I want to address several issues that are crucial to Warren County’s future.

First, I want to clarify that the complaint I filed in federal court is against the county of Warren because of the current “Warren County Ordinance for the Regulation of Sound Crossing Real Property Boundaries Including High Impact Land Uses & Polluting Industries.” Commissioner Tare Davis is named in the complaint only in his capacity as chairperson of the Warren County Board of Commissioners.

Next, I want to address issues related to the proposed mulch-grinding industry. Commissioners are putting the cart before the horse when they plan to allocate $115,000 in grant application money and $40,000 for a waterline extension for the mulch-grinding industry before public forums are held where citizens can learn about the arguments for and against such a high impact industry. The public has the right to know about intrinsic noise pollution and the dangers of potential contaminants from mulch-grinding, which grinds trees and pallets, as well as construction timber and utility poles which are made from chemically-treated materials such as arsenic, chromium, and copper arsenate and thus creating hazardous wastewater and waste.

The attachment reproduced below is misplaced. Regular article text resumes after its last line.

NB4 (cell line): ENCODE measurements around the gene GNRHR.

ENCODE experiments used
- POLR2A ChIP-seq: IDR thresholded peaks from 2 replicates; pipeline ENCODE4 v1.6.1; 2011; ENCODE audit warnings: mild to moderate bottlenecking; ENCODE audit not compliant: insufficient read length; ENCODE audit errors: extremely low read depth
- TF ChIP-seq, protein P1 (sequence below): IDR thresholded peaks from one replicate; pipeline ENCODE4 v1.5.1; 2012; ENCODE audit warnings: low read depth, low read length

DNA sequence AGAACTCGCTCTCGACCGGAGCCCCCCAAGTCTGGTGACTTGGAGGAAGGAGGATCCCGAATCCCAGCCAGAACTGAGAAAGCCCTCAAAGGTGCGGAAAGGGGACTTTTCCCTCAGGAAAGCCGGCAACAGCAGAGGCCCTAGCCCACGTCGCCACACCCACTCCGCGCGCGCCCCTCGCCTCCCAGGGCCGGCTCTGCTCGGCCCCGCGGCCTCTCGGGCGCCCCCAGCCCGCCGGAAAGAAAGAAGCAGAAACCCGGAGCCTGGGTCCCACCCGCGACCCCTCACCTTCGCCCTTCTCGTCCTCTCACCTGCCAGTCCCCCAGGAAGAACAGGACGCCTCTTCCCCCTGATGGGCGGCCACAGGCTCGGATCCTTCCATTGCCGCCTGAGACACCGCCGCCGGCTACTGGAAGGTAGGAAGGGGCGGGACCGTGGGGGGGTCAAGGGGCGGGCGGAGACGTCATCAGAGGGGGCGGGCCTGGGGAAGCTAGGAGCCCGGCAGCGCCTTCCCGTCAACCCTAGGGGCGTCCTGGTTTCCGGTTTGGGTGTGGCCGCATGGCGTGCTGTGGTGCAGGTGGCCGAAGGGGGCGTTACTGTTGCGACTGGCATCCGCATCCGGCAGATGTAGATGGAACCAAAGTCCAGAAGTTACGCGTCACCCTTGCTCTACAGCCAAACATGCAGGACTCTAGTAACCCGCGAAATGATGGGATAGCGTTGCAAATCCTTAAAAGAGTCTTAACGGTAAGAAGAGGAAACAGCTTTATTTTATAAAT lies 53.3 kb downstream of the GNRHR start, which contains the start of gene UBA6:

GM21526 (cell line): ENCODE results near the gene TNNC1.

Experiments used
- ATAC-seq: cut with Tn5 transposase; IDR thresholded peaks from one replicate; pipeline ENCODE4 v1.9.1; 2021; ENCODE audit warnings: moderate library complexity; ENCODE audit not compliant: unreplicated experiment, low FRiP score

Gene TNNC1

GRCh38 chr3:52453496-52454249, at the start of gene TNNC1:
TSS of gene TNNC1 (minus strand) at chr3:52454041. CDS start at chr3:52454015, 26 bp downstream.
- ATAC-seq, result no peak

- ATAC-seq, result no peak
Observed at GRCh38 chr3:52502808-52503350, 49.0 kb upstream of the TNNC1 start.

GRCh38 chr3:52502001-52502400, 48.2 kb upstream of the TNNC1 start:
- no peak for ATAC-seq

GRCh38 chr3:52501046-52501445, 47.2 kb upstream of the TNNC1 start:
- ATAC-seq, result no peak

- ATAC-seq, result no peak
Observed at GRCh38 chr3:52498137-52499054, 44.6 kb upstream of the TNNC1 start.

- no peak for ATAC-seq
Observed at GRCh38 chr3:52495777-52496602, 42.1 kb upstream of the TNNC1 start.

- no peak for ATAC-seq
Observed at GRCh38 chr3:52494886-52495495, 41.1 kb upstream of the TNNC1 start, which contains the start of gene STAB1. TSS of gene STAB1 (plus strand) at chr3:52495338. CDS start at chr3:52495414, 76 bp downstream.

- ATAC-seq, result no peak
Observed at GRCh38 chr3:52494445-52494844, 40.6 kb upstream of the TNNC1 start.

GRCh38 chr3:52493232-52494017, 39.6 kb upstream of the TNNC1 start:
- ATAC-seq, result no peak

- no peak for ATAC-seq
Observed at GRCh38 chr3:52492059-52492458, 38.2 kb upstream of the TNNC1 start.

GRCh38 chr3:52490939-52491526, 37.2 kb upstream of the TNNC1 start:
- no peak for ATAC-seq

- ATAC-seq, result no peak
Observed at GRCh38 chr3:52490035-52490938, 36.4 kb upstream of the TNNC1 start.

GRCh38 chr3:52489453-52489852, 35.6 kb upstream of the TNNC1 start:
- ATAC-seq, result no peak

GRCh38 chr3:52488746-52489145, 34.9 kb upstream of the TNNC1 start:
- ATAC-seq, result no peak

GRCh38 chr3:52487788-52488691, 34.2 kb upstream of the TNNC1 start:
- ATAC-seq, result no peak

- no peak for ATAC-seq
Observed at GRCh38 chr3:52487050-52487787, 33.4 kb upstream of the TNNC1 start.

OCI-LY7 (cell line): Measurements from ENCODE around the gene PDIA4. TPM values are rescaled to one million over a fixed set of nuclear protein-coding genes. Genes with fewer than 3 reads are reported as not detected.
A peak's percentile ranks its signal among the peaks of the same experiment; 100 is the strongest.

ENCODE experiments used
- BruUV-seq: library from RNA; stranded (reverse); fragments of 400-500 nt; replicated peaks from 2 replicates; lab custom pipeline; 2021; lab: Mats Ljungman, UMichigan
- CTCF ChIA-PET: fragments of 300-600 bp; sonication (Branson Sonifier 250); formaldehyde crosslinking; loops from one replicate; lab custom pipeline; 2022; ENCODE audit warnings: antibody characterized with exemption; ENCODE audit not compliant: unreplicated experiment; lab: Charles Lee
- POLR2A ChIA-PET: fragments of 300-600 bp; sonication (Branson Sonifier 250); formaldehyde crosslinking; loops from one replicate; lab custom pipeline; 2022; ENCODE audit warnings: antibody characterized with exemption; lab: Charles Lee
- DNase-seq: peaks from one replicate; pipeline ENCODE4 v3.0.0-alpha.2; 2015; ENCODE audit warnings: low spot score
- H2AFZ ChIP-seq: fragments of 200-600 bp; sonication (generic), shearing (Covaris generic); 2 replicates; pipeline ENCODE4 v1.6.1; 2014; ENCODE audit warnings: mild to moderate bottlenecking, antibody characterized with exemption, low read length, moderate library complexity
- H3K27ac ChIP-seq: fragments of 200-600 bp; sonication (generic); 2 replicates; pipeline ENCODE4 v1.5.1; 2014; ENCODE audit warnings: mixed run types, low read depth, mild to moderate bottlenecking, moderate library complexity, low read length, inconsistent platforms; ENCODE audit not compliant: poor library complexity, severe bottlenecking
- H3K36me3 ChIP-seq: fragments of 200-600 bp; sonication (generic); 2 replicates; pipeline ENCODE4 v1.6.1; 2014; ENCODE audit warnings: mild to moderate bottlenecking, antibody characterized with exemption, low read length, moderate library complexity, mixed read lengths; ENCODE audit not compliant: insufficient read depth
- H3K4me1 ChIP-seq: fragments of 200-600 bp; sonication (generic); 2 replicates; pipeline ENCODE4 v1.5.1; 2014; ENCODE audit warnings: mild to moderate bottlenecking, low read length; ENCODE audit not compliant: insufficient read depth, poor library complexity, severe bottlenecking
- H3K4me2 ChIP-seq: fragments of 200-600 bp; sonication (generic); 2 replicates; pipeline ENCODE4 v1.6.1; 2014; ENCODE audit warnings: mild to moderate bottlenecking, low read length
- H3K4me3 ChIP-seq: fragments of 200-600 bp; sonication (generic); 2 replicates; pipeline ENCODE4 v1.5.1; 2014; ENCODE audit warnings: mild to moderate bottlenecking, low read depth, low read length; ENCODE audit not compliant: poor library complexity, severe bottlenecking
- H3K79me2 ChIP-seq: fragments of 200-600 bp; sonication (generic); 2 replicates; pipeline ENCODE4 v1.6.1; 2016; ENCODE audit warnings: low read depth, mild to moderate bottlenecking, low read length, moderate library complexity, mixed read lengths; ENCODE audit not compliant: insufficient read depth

Finally, commissioners must not schedule a public hearing on Nov. 4 to amend the county’s Zoning Ordinance with “revisions in the language and text that would accommodate possible development of commercial property to include both commercial and residential uses (mixed uses).” Before any action is finalized at a public hearing, citizens must be informed at an open public forum addressing the proposed revisions.

Concerning economic development that involves high impact land use, commissioners must listen as they have in the past. In 1992, when commissioners were about to finalize a deal to build a 1,600-acre regional landfill, citizens called for public hearings. Chairperson Clayton listened, scheduled three public hearings, and as opposition mounted, at the second hearing, commissioners voted to withdraw as landfill “host,” and our county did not become a regional and East Coast dumping grounds.

Warren County citizens recently pressed commissioners to pass countywide zoning in order to better protect the county. Going forward, to support high impact land use and zoning changes that will affect people and their properties without their knowledge of these decisions is to take Warren County down a road of economic development based on lack of public input, dismissal of the public’s right to know, and that endangers our county’s prospects for a healthy and prosperous future. We are calling for a moratorium on all new high impact land use.

Deborah Ferruccio